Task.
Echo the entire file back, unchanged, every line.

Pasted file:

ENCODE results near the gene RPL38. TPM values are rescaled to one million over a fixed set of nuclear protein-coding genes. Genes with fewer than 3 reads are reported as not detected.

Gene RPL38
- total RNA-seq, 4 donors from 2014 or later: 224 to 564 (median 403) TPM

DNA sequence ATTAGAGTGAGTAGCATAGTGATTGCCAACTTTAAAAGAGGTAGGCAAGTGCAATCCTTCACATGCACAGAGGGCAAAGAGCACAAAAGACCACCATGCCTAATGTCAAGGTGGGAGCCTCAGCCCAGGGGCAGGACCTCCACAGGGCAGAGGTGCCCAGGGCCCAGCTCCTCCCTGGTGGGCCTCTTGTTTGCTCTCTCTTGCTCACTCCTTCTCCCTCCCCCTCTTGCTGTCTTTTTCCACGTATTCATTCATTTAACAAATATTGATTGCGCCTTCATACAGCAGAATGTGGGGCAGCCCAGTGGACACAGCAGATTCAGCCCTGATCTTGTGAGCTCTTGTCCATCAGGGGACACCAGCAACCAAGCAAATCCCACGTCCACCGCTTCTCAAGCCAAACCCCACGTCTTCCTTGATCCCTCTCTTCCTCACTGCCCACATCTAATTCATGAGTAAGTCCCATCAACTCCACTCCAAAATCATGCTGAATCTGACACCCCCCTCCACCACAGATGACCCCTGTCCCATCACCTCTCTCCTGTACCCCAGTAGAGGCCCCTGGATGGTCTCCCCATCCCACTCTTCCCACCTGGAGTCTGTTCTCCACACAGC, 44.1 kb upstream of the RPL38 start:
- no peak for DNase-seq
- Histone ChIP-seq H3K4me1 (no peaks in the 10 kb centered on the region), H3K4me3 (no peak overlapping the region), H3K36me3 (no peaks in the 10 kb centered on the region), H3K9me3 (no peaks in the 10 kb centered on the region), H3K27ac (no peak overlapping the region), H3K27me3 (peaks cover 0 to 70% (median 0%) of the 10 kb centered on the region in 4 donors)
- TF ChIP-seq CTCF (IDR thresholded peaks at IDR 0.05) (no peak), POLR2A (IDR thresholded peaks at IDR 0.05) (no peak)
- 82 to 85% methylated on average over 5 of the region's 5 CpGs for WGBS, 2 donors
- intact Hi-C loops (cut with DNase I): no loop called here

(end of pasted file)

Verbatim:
ENCODE results near the gene RPL38. TPM values are rescaled to one million over a fixed set of nuclear protein-coding genes. Genes with fewer than 3 reads are reported as not detected.

Gene RPL38
- total RNA-seq, 4 donors from 2014 or later: 224 to 564 (median 403) TPM

DNA sequence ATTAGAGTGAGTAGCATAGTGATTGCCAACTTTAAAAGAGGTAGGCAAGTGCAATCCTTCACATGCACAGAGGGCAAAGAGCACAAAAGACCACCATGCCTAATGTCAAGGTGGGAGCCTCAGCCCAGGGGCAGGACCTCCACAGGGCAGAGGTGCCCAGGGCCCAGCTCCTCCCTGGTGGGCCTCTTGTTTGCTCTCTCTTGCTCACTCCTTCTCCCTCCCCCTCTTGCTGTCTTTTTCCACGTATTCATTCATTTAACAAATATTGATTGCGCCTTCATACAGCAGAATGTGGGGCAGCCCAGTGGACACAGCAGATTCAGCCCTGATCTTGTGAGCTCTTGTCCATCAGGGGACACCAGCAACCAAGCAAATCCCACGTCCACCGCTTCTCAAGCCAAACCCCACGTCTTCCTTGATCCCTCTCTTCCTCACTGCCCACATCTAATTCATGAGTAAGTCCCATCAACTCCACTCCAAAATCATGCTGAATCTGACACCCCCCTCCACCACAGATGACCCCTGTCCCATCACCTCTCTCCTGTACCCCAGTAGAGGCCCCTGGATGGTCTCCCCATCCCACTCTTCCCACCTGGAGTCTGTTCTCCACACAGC, 44.1 kb upstream of the RPL38 start:
- no peak for DNase-seq
- Histone ChIP-seq H3K4me1 (no peaks in the 10 kb centered on the region), H3K4me3 (no peak overlapping the region), H3K36me3 (no peaks in the 10 kb centered on the region), H3K9me3 (no peaks in the 10 kb centered on the region), H3K27ac (no peak overlapping the region), H3K27me3 (peaks cover 0 to 70% (median 0%) of the 10 kb centered on the region in 4 donors)
- TF ChIP-seq CTCF (IDR thresholded peaks at IDR 0.05) (no peak), POLR2A (IDR thresholded peaks at IDR 0.05) (no peak)
- 82 to 85% methylated on average over 5 of the region's 5 CpGs for WGBS, 2 donors
- intact Hi-C loops (cut with DNase I): no loop called here